The French daily newspaper has launched a unique new tablet app, Hessel, L'éternel indigné (Hessel, The Eternal indignant).
The new tablet app is dedicated to the memory and writings of Stéphane Hessel who died on february 27 at the age of 95. Hessel was a diplomat, writer and concentration camp survivor. During World War II, following the defeat to Germany, Hessel fled to London and joined the Resistance. Hessel returned to France where he helped organize the communications networks to prepare for the Allied invasion. He was eventually captured by the Germans, sent to the Buchenwald and Dora concentration camps, and was tortured by waterboarding.
After the war Hessel became a diplomat and a human rights advocate. He also wrote essays, the last of which is set to be published this month: Don’t Give Up: In the Trenches with the Spanish for Liberty and Progress.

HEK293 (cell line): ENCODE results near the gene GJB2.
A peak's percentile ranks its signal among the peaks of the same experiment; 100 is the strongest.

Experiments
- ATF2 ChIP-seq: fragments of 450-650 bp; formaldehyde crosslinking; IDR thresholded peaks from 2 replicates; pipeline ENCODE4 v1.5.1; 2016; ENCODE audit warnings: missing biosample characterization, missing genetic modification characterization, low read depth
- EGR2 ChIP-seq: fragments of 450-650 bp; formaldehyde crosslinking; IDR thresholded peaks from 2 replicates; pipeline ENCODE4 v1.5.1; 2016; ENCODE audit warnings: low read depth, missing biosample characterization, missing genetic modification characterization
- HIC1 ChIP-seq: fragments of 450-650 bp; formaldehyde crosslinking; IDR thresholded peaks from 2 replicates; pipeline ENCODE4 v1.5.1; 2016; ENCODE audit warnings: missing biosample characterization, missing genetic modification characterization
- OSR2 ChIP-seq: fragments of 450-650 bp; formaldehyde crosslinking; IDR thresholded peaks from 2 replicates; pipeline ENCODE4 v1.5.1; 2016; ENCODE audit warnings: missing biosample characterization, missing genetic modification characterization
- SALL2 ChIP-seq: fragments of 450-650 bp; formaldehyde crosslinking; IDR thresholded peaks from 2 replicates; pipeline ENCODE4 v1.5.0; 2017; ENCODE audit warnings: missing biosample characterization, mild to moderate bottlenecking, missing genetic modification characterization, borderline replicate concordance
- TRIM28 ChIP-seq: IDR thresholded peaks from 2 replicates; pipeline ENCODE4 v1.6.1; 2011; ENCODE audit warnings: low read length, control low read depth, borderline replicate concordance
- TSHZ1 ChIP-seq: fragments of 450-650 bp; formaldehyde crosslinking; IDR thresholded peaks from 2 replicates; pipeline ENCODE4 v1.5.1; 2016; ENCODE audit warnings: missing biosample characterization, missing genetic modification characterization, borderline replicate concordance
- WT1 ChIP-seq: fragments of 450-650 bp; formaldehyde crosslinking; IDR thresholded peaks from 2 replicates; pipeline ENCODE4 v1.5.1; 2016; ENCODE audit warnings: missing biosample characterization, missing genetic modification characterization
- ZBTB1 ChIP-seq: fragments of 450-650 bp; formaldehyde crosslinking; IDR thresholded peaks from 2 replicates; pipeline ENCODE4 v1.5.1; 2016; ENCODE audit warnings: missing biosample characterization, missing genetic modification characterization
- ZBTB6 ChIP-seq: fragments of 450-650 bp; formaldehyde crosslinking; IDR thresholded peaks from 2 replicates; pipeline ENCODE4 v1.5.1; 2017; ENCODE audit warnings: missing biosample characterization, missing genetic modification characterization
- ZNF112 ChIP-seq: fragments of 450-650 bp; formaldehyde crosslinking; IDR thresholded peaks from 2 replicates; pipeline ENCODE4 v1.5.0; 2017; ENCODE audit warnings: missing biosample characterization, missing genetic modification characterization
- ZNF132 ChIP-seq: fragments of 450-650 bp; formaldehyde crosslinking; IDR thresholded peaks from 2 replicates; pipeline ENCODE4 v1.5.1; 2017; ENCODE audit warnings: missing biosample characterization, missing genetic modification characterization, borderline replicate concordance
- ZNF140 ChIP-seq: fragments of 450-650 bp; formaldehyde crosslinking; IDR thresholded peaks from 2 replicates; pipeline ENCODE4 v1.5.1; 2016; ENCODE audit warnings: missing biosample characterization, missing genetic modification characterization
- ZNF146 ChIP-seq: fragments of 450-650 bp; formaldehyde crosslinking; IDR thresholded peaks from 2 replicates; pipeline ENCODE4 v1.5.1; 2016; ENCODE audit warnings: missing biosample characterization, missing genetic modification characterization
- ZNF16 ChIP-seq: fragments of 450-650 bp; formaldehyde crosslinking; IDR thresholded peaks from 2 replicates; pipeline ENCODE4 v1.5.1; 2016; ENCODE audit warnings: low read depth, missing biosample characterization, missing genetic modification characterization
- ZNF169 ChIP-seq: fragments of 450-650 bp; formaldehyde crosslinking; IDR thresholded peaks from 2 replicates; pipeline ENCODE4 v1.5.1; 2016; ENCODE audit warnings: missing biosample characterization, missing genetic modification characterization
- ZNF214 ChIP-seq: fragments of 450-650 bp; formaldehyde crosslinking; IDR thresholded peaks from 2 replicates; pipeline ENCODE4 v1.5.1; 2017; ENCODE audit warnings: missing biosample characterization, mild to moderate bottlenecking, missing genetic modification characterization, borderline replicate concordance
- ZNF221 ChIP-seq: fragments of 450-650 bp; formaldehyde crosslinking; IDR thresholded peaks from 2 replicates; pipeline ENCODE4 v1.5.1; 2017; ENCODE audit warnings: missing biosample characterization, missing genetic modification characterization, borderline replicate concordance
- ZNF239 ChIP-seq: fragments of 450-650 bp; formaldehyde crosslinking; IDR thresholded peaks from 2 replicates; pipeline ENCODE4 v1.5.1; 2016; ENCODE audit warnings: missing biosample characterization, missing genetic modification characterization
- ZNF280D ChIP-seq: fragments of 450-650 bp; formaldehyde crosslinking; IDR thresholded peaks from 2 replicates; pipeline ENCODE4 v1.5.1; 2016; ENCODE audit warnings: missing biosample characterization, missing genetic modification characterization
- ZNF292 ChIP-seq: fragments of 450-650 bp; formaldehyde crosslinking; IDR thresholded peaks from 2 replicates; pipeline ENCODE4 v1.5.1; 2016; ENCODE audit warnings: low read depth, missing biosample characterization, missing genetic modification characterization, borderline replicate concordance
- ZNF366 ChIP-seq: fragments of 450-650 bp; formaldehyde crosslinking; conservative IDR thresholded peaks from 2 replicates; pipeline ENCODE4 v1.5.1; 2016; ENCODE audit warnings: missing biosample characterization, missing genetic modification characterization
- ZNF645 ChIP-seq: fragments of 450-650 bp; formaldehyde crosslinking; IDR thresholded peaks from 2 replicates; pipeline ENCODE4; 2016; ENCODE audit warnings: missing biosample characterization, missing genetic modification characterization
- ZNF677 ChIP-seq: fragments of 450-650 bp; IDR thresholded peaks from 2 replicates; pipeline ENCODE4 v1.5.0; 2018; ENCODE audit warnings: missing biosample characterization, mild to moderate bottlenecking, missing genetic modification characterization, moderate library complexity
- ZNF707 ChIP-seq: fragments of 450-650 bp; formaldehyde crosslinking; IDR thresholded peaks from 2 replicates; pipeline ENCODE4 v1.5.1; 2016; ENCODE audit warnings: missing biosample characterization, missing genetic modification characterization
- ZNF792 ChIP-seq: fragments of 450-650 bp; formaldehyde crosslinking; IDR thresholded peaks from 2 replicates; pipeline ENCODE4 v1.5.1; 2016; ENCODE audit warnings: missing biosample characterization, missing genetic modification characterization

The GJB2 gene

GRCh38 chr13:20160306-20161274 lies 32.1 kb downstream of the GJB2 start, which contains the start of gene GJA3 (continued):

The new iPad app contains the full text of Indignez-vous! (Time for Outrage!), Hessels essay about the growing gap in France between the poor and the wealthy, the need for a free press and the need to protect France's welfare system. There are also documentary images from filmmaker Tony Gatlif.
(See this article from The Nation on the essay, as well as the extraordinary life lived.)
The app is, in essence, a very modern tribute to Hessel and an interesting new direction for Le Monde within the App Store. The app cost $6.99 in the the U.S., 5,99 € in France. The app was placed in the News category, and does not support Newsstand because of its single issue mission.
The appearance of this new iPad gives one hope that Le Monde is turning the page when it comes to its mobile and tablet publishing strategy which has been, to say the least, disappointing. The newspaper has a pretty poorly received main universal app, as well as some replica editions for Le Monde diplomatique through Exact Editions. If Le Monde wants to appeal to a new generation of readers it will certainly have to start thinking about the new platforms in a new way – this is a pretty good start.